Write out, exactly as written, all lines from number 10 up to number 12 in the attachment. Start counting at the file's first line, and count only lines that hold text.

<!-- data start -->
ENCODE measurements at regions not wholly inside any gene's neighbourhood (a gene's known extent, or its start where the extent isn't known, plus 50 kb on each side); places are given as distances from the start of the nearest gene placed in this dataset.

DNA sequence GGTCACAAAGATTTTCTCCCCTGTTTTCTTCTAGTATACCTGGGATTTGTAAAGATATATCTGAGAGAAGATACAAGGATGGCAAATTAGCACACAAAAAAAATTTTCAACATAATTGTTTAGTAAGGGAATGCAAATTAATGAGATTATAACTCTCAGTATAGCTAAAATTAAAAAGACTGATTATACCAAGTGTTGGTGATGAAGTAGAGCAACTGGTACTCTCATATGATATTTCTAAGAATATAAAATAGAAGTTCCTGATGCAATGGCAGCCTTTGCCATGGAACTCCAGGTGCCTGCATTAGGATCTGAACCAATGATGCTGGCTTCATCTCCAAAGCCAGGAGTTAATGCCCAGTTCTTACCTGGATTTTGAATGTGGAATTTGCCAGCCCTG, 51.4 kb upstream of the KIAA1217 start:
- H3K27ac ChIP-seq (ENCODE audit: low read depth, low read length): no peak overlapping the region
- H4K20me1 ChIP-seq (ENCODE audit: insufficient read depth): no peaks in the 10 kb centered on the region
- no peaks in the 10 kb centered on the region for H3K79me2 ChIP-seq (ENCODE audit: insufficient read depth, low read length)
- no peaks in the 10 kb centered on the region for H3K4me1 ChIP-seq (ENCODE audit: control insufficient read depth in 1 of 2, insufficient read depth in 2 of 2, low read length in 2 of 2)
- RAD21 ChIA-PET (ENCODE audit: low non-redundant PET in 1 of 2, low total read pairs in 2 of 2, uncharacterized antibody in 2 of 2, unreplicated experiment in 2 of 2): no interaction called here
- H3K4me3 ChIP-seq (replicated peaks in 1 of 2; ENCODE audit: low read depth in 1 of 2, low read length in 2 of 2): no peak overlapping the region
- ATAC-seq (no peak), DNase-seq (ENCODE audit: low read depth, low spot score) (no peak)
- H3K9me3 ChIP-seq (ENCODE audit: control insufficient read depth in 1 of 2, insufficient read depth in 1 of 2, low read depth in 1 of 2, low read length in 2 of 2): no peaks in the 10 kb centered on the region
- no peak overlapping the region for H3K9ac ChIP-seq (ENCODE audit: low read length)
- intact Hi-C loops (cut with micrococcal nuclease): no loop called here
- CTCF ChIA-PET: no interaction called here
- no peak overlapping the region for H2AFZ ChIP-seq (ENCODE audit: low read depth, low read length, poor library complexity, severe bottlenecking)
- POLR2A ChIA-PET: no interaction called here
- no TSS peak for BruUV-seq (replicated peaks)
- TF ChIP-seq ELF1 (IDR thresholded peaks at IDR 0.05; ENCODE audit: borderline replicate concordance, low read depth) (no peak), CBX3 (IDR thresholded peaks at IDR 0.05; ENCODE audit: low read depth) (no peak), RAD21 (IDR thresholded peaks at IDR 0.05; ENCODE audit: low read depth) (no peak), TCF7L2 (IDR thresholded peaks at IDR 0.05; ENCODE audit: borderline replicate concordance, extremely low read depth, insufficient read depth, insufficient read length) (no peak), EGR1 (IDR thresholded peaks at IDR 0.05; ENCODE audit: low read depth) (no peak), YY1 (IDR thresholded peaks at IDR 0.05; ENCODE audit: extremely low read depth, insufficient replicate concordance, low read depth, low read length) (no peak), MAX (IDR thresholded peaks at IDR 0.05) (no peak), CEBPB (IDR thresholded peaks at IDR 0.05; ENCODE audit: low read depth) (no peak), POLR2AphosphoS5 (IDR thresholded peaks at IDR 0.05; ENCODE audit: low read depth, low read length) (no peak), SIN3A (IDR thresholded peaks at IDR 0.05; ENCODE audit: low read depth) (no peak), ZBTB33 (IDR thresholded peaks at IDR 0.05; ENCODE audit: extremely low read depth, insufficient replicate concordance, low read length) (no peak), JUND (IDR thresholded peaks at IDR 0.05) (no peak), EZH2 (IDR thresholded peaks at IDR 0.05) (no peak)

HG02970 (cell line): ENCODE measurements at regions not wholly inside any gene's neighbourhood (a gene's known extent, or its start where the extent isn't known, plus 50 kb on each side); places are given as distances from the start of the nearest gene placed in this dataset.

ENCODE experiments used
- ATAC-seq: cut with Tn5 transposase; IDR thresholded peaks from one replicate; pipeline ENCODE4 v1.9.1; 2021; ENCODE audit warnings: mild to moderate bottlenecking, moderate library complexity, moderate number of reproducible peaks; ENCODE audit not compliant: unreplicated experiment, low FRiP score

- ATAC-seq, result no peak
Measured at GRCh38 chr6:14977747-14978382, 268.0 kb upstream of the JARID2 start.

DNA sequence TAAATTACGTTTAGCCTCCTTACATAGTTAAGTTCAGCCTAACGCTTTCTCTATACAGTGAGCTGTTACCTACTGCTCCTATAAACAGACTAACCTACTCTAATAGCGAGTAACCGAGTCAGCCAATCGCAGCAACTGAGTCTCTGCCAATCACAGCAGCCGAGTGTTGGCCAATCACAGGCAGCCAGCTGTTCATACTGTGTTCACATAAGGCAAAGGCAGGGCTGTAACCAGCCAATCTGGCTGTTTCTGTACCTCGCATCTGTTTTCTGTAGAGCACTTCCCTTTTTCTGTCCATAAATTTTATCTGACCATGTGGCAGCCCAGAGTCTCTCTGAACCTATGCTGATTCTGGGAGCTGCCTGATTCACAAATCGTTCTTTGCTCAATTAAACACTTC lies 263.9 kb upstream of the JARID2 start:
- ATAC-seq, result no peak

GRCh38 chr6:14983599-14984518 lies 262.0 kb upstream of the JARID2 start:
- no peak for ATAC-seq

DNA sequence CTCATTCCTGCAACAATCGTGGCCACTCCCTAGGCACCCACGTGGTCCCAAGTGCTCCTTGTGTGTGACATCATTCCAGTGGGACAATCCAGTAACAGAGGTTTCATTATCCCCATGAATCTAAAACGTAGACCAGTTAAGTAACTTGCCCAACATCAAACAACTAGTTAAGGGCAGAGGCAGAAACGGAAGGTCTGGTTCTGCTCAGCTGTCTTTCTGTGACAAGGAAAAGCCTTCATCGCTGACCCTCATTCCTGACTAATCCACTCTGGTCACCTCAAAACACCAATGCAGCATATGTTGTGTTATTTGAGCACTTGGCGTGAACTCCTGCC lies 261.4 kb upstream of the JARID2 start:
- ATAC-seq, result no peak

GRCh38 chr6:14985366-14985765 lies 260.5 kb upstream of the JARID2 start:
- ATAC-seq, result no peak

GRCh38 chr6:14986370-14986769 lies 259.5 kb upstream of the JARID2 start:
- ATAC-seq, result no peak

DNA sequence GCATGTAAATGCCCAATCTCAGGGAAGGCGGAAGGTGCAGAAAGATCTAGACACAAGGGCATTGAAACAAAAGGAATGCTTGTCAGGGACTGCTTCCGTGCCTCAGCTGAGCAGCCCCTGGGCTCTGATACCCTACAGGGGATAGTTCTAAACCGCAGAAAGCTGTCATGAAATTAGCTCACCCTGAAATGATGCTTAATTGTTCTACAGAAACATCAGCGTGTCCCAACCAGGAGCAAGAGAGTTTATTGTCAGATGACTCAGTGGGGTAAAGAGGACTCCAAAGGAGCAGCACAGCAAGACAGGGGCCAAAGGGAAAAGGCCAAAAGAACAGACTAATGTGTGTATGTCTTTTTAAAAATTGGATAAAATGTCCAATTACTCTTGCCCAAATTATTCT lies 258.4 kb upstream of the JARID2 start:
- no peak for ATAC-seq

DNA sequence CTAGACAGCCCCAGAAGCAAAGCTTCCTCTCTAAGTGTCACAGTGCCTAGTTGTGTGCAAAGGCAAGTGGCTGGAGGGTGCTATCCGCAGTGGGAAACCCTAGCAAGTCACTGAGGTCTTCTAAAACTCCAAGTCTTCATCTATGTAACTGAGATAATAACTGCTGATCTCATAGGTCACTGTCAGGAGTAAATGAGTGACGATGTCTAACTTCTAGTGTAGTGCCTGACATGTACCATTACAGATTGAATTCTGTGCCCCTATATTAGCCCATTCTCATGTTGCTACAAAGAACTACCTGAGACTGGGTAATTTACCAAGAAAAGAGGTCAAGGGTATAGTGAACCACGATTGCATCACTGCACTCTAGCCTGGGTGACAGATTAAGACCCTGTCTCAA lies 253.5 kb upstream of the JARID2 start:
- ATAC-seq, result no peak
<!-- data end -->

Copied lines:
- H3K9me3 ChIP-seq (ENCODE audit: control insufficient read depth in 1 of 2, insufficient read depth in 1 of 2, low read depth in 1 of 2, low read length in 2 of 2): no peaks in the 10 kb centered on the region
- no peak overlapping the region for H3K9ac ChIP-seq (ENCODE audit: low read length)
- intact Hi-C loops (cut with micrococcal nuclease): no loop called here